1977 : Wenonah Hotel Fire, Bay City

When:
December 10, 2020 all-day
2020-12-10T00:00:00-05:00
2020-12-11T00:00:00-05:00


Forty years ago Dec. 10 this photo taken by an amateur was submitted to The Times and was part of the newspaper’s report of the devastating blaze that made national news.

The worst fire in Bay City history, the Wenonah Hotel fire 40 years ago, brought out great heroism as well as regional cooperation to meet a community disaster.

While 10 people died and dozens were injured, the toll might have been even greater had not a host of heroes come forward and risked their own lives to save others from the relentless flames and cold.

Firefighting and rescue efforts were complicated by temperatures that had plunged below zero during the night. The temperature was reportedly nine degrees during the morning hours at the height of the blaze.

A few observations in a retrospective review of the historic event:

Midland, Saginaw, Essexville, Hampton, Bangor and other local township fire departments provided cooperation when Bay City was in dire need; Michigan Bell Telephone, Consumers Power, Durussel Tree Service and Bay Lawn Service also provided aerial trucks.

The official records show that firefighters, police, sheriff’s deputies and volunteers rescued many people who otherwise might have been victims of the blaze.

City police, U.S. Marine recruiters, whose office was in the Wenonah, and several volunteers also helped to rescue residents from the fire; a Frankenlust Township firefighter, a retired Detroit firefighter and Dick Somalski of Bay Lawn Service also assisted.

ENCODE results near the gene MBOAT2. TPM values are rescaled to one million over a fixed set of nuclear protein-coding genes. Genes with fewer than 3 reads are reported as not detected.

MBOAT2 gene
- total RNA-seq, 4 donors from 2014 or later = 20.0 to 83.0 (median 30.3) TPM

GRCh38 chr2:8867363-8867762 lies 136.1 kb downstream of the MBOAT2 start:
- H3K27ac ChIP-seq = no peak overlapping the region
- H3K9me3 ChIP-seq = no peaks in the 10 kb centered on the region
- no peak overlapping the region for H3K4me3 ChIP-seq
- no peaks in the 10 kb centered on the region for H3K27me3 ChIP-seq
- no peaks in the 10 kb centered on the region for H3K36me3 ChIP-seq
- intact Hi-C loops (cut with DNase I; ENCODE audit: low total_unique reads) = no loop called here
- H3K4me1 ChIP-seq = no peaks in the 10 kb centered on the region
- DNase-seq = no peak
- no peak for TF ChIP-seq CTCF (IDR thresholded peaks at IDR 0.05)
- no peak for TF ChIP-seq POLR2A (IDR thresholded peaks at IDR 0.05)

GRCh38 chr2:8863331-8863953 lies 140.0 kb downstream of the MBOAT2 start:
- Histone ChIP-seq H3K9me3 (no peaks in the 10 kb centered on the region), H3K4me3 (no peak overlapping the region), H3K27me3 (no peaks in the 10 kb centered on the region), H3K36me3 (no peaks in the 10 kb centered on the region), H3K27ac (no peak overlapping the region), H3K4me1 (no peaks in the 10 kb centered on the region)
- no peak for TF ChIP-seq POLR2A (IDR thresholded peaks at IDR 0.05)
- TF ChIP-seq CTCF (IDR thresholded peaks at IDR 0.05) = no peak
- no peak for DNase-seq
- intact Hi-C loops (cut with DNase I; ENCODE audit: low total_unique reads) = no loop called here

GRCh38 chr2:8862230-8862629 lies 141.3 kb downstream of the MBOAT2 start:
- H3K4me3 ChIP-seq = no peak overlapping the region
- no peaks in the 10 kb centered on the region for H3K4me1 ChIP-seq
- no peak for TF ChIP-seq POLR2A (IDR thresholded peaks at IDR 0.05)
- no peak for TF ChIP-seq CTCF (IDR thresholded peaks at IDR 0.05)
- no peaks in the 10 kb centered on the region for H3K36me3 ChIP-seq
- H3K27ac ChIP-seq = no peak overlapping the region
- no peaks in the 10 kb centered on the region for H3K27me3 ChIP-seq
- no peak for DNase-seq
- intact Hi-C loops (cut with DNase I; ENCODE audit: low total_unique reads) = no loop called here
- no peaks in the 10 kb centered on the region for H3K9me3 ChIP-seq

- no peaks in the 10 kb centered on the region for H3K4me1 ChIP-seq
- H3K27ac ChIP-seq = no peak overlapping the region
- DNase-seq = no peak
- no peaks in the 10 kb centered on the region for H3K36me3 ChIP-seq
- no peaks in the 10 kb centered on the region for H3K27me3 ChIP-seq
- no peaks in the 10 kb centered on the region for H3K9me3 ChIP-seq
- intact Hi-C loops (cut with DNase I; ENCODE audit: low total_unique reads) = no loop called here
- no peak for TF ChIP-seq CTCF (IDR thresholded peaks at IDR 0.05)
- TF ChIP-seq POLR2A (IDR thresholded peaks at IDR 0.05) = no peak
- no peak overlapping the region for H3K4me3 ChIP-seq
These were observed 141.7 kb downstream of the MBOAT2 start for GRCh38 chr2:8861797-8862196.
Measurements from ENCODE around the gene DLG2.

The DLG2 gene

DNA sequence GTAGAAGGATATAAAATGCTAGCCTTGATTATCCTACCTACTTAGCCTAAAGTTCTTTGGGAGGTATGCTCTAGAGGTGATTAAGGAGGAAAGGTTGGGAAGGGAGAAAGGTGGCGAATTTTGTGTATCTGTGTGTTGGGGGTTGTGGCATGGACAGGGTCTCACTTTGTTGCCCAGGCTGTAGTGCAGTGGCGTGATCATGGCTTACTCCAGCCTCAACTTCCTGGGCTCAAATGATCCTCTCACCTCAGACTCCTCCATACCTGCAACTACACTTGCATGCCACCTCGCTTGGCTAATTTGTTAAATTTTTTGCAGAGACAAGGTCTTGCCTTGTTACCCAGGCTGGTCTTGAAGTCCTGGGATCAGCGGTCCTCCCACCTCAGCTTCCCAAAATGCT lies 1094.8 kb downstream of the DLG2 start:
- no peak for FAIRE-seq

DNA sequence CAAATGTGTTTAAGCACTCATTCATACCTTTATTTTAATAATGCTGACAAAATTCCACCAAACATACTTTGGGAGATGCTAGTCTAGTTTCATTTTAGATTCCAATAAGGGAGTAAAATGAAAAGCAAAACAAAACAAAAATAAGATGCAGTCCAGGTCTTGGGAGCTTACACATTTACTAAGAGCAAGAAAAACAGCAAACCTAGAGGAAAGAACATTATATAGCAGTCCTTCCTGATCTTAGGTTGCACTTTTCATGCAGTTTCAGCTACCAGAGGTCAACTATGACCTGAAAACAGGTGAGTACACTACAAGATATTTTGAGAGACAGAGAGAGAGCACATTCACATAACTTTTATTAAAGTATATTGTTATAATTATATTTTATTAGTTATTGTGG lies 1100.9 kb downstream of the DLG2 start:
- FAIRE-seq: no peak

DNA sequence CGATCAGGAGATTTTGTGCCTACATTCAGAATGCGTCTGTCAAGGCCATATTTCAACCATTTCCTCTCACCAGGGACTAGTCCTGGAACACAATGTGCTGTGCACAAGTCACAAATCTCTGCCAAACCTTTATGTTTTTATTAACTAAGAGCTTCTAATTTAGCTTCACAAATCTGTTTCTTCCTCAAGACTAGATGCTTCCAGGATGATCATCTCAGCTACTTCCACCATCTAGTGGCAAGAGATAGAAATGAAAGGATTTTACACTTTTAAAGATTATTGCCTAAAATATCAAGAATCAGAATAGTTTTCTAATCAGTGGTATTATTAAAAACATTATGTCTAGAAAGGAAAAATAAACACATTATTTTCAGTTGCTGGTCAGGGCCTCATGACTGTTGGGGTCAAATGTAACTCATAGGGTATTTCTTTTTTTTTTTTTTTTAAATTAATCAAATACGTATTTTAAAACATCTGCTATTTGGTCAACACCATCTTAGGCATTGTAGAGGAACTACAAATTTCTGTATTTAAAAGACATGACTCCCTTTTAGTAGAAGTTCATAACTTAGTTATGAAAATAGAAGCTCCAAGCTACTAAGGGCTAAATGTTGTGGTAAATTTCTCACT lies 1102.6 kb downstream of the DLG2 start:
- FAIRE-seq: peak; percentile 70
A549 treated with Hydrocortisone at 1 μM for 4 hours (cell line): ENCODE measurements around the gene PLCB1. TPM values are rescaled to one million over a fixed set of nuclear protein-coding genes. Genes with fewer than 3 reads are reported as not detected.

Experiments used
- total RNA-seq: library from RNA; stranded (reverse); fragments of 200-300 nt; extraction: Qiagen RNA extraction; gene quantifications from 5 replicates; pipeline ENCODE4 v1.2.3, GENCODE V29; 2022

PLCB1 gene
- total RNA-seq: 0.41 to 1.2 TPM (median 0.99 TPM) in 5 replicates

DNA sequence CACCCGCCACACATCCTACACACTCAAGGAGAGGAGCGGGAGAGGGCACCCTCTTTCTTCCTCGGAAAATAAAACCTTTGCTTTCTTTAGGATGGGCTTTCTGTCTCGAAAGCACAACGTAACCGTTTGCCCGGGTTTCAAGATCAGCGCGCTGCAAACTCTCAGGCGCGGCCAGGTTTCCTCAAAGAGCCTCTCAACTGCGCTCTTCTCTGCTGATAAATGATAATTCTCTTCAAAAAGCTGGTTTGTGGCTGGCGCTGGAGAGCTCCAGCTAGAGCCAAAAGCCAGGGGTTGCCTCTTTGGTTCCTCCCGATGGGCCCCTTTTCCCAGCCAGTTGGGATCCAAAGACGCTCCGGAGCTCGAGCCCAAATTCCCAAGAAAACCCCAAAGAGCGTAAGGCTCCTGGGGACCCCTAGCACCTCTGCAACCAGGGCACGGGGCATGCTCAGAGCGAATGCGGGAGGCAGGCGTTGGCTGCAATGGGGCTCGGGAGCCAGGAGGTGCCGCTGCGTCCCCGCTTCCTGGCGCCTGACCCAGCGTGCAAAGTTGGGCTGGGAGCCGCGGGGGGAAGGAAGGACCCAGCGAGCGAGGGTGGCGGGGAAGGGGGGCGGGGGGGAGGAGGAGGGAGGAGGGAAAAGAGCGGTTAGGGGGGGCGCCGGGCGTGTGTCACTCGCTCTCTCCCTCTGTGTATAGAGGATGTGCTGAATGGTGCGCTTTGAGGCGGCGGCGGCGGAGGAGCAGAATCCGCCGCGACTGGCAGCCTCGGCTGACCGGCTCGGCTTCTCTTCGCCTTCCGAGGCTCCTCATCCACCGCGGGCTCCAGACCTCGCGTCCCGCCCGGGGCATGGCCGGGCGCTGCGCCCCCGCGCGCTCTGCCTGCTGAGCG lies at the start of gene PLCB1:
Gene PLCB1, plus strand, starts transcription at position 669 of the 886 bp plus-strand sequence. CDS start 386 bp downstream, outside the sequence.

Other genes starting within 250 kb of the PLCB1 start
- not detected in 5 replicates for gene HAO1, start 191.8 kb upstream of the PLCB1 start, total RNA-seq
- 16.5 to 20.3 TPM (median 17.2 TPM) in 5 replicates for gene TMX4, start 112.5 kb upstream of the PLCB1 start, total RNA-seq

The fact that the fire occurred after 7 a.m. may have resulted in fewer casualties than if it had occurred earlier, in the middle of the night while all residents were sleeping, according to fire department reports; one fire official estimated the toll may have risen as high as 50 had the blaze been during the night; the 100 room building was home to 140 persons.

Suspicion of arson, raised by residents who reported smelling gasoline on the fourth floor, has never officially been ruled out by local fire officials.

A suspect considered mentally unbalanced was released by police because he could furnish no credible testimony, according to sources from the company that owned the building.

The state police fire marshal said an investigation found no evidence of arson and ruled a short circuit “appeared” to be the cause of the blaze.

Assistant Chief Lionel Ayotte noted the fire may have started in the sixth window on the third floor that would indicate a separate fire “apparently set,” and asked for an investigation of arson; no resolution of that request has been reported; and city inspections in February 1976, after renovations were made, showed the building complied with the building code.

Tim Younkman of The Bay City Times who has written his recollections of covering the fire and spoken of his experience eloquently at the Rotary Club of Bay City was one of the key reporters on the scene that day, Dec. 10, 1977.

Other reporters who deserve credit for The Times prize-winning Associated Press breaking news effort included Karl Albrecht, Nancy Clay, the late Howard Cogan, Tyrus Knoy and David Phillips. Photographers who snapped prize-winning shots of the fire were Leonard Falce, Wes Stafford, and Dick VanNostrand. Only Mr. Phillips still remains on the Times staff while Ms. Clay is the promotion director of the Ann Arbor News.

The 69-year-old community landmark of 153,000 square feet was the center of civic and social life. The late Richard T. Boyce was manager for Wenonah, Inc., headed by John A. Rapanos of Midland.

Patrolman Terry Jablonski was one of the police officers who was involved in a rescue of a Wenonah resident. Officer Jablonski helped a pregnant woman from the second floor with a rope and stretcher and assisted in saving a baby from the roof of the burning building.

Source : Dave Rogers, “40 Years Later: Wenonah Hotel Fire Stands Out as Bay City’s Top Tragedy“, MyBacCity.com, December 3, 2017. (Reposted)